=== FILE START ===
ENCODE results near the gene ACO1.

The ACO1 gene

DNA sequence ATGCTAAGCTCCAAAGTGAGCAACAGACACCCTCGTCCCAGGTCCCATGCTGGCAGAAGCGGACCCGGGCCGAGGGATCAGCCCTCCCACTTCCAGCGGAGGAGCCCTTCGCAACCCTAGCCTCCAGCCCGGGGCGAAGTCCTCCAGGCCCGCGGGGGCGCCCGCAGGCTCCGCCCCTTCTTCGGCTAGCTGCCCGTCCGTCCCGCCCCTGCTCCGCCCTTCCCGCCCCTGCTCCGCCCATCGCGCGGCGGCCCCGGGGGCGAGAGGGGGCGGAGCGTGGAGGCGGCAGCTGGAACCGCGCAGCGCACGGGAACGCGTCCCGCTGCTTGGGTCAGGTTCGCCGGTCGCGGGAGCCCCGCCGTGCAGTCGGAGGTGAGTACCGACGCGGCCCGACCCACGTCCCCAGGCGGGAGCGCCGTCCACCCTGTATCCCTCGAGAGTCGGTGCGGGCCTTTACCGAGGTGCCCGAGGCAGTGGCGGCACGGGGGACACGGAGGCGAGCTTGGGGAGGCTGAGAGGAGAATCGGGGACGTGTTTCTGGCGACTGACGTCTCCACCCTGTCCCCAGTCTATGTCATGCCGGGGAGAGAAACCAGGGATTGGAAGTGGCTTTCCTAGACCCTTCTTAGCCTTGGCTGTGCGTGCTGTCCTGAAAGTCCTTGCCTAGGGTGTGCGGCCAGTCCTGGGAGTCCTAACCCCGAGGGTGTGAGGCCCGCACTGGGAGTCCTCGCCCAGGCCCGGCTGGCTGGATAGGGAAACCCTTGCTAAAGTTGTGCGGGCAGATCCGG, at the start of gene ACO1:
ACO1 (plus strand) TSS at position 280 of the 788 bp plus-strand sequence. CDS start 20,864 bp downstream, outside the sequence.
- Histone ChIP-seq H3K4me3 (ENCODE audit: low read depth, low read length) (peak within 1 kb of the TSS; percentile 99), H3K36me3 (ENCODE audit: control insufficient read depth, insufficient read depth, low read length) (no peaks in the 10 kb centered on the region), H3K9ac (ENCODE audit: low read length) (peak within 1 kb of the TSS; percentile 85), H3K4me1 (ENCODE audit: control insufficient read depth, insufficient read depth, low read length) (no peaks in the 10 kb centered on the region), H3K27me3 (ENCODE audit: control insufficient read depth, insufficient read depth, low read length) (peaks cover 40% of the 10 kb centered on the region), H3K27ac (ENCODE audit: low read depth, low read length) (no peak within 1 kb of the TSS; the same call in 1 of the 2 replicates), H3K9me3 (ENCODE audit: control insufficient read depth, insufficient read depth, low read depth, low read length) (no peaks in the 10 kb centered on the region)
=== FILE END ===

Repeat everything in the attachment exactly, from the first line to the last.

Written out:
ENCODE results near the gene ACO1.

The ACO1 gene

DNA sequence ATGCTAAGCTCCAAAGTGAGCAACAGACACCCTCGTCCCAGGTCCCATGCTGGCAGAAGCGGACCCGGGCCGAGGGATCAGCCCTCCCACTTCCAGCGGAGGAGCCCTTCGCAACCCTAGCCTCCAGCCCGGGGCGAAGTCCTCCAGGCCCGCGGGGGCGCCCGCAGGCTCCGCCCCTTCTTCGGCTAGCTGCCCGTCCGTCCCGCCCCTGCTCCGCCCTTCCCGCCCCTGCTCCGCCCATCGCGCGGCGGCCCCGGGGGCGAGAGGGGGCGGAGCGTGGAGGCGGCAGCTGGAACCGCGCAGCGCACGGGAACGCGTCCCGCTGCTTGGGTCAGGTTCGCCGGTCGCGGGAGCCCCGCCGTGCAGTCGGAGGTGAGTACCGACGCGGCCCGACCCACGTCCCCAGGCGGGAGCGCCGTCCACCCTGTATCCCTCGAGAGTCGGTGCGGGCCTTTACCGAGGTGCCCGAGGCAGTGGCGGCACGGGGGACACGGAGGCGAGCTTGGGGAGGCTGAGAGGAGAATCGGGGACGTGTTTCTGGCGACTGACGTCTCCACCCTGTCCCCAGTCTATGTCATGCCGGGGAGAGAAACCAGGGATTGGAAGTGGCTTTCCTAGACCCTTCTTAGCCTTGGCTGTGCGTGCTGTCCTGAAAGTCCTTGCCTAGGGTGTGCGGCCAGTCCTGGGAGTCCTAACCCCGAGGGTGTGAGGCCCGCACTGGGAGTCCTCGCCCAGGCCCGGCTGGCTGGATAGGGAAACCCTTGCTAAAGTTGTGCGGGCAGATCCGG, at the start of gene ACO1:
ACO1 (plus strand) TSS at position 280 of the 788 bp plus-strand sequence. CDS start 20,864 bp downstream, outside the sequence.
- Histone ChIP-seq H3K4me3 (ENCODE audit: low read depth, low read length) (peak within 1 kb of the TSS; percentile 99), H3K36me3 (ENCODE audit: control insufficient read depth, insufficient read depth, low read length) (no peaks in the 10 kb centered on the region), H3K9ac (ENCODE audit: low read length) (peak within 1 kb of the TSS; percentile 85), H3K4me1 (ENCODE audit: control insufficient read depth, insufficient read depth, low read length) (no peaks in the 10 kb centered on the region), H3K27me3 (ENCODE audit: control insufficient read depth, insufficient read depth, low read length) (peaks cover 40% of the 10 kb centered on the region), H3K27ac (ENCODE audit: low read depth, low read length) (no peak within 1 kb of the TSS; the same call in 1 of the 2 replicates), H3K9me3 (ENCODE audit: control insufficient read depth, insufficient read depth, low read depth, low read length) (no peaks in the 10 kb centered on the region)